The NPD group has reported that while positive growth can be largely attributed to an increase in price points, UK consumers were also purchasing more traditional toys this year.
Monthly sales of traditional toys in the UK in January, February and March all experienced positive revenue growth, with respective increases of three per cent, 14 per cent and 13 per cent.
Unit sales in the first quarter saw a two per cent increase to 42.8 million units. Unit sales were down five per cent in January, but saw increases in February and March of three per cent and seven per cent, respectively.
Price points for traditional toys priced at £5 and less saw an average increase of four per cent, followed by toys in the £10-£20 range, which experienced an average increase of eight per cent.
Toys in the £5-£10 and £20+ ranges saw the strongest growth with respective price point increases of 16 per cent and 15 per cent.
Jez Fraser-Hook, UK toys director, The NPD Group, said: “The current growth in the UK toy market is very welcomed following a difficult year in 2009 with the closure of Woolworths together with the economic conditions.
“The remaining retailers continue to benefit whilst a number of manufacturers are starting to see a turnaround of fortunes, contributing to a very strong start to the year.”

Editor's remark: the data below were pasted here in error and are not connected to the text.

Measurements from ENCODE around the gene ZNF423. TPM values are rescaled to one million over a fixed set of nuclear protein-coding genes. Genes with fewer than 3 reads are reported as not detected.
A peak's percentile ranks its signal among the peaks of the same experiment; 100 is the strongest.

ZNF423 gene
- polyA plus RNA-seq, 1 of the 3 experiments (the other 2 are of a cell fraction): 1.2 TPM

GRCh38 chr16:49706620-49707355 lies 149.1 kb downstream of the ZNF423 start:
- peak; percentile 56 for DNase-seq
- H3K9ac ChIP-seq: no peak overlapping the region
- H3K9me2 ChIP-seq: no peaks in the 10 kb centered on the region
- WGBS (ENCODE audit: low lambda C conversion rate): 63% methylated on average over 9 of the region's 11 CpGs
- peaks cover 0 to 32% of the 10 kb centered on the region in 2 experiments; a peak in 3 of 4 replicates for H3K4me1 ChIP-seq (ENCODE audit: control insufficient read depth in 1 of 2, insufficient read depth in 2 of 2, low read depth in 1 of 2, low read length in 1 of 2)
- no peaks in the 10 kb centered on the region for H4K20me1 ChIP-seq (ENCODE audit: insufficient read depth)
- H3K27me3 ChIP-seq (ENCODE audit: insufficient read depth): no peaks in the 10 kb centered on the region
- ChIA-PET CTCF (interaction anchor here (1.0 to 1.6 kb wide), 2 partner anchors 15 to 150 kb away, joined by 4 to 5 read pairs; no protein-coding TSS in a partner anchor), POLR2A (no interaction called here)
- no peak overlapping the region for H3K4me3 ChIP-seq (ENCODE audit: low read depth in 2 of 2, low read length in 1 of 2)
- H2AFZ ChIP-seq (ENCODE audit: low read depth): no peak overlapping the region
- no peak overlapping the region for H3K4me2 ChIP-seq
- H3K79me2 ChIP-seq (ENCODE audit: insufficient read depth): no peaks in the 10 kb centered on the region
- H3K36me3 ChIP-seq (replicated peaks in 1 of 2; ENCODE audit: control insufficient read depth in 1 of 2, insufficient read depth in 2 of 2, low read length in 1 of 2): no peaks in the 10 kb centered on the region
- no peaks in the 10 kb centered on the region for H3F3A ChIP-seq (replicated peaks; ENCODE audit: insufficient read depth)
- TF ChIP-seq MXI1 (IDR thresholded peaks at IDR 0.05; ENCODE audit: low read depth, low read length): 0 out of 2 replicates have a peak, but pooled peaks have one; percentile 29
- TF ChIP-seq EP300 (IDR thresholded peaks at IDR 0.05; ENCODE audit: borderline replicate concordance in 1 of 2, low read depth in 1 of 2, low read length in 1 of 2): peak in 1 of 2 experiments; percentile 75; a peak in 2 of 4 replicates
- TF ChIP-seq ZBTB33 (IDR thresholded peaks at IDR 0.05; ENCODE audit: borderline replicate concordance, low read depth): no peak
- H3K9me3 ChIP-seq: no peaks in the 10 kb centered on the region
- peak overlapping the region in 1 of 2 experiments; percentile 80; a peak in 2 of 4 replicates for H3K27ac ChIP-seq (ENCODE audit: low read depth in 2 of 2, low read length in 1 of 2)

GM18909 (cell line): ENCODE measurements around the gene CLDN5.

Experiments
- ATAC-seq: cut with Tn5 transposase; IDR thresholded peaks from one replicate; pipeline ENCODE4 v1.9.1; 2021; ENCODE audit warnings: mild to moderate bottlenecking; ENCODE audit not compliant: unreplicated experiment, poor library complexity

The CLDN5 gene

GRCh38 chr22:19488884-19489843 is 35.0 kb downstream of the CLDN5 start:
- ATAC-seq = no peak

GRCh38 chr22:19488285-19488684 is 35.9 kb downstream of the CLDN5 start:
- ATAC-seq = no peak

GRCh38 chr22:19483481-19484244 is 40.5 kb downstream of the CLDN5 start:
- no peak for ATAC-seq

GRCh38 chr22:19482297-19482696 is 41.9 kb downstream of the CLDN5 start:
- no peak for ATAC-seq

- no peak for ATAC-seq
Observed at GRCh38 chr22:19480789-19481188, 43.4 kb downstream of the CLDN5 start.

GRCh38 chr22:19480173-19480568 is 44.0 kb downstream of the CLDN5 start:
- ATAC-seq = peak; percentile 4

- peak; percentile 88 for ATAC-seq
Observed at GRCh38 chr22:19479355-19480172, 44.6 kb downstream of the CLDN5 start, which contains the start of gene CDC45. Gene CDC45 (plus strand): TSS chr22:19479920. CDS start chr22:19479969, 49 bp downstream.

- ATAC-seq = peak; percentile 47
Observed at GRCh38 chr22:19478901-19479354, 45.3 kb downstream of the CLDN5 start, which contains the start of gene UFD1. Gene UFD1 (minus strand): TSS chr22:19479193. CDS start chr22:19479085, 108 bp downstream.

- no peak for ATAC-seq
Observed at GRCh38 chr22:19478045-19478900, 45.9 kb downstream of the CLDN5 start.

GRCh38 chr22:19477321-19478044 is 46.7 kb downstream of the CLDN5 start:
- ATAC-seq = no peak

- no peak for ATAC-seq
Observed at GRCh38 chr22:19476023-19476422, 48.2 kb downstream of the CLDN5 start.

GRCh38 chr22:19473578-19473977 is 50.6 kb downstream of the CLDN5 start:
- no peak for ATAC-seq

Except for three categories - action figures & accessories, vehicles, and youth electronics, which saw respective declines of ten per cent, five per cent, and 31 per cent - all super-categories realised increases during the first quarter.
The most significant increases were within building sets and plush, which saw respective increases of 65 per cent and 77 per cent.
“The play value and increased offering from the Building Sets category has seen this category go from strength to strength, even through the recession; whilst for the Plush category new and interesting items are the key drivers to success, with Waybuloo and Zhu Zhu Pets being two examples,” continued Fraser-Hook.
“However, for some categories, such as Youth Electronics, the trend of children moving into video games at an earlier age has impacted sales in recent times.
” Based on NPD's toy market research, top properties for the quarter based on total revenue sales included Ben 10, Lego City, Star Wars, Thomas and Friends, and Transformers.
Licensed toys represented 25 per cent of total industry sales in Q1 2010, compared to 2009's 31 per cent.